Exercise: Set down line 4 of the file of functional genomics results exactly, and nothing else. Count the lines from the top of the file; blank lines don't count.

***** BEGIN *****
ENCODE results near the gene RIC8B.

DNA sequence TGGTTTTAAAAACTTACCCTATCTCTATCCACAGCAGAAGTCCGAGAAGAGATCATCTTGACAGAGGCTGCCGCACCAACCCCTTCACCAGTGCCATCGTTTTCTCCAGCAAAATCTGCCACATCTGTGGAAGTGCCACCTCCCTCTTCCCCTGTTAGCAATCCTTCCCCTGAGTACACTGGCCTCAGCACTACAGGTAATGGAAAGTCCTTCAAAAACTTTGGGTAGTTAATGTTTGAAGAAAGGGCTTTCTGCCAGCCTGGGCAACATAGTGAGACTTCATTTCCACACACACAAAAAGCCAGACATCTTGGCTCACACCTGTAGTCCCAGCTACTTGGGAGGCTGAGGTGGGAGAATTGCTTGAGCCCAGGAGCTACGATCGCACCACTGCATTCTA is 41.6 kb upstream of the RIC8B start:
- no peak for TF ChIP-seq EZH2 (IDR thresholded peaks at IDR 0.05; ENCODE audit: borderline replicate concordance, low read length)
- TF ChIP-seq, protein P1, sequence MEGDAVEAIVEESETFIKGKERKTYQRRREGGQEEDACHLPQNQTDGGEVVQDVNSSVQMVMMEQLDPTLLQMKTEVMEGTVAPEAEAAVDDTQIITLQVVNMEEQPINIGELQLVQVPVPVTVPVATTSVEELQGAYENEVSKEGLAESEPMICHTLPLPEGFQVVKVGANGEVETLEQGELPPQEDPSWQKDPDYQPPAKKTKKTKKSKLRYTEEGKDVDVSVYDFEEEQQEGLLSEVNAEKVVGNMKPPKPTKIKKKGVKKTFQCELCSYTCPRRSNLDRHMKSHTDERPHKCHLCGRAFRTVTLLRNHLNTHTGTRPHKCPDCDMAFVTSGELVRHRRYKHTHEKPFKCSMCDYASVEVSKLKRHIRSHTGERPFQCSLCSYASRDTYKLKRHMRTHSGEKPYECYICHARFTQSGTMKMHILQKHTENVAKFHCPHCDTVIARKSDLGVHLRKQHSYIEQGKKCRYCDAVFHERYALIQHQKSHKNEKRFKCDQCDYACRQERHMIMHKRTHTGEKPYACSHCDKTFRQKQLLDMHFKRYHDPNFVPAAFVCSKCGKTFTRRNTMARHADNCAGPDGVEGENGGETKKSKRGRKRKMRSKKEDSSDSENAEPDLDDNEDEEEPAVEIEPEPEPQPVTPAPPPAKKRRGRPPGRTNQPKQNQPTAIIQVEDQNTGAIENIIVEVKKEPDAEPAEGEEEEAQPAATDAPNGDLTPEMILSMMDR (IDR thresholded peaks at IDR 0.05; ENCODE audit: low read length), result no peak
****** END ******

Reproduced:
- TF ChIP-seq, protein P1, sequence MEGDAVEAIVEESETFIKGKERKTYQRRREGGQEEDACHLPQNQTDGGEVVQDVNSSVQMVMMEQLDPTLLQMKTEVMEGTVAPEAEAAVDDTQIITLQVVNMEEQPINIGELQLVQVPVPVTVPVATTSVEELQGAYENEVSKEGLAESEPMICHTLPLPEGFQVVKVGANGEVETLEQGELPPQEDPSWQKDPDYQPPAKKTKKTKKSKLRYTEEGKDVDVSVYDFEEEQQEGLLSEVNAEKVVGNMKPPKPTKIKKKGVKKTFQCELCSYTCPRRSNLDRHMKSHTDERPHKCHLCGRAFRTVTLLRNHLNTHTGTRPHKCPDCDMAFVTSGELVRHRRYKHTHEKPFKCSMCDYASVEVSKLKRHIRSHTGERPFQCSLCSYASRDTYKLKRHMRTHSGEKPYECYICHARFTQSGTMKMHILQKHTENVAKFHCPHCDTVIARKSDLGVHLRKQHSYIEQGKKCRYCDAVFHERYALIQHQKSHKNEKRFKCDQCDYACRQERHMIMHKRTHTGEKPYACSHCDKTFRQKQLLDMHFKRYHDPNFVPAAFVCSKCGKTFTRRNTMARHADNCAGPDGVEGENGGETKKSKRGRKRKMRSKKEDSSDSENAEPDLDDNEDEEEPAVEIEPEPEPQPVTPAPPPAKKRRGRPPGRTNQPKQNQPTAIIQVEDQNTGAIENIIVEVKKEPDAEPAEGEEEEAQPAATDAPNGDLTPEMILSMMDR (IDR thresholded peaks at IDR 0.05; ENCODE audit: low read length), result no peak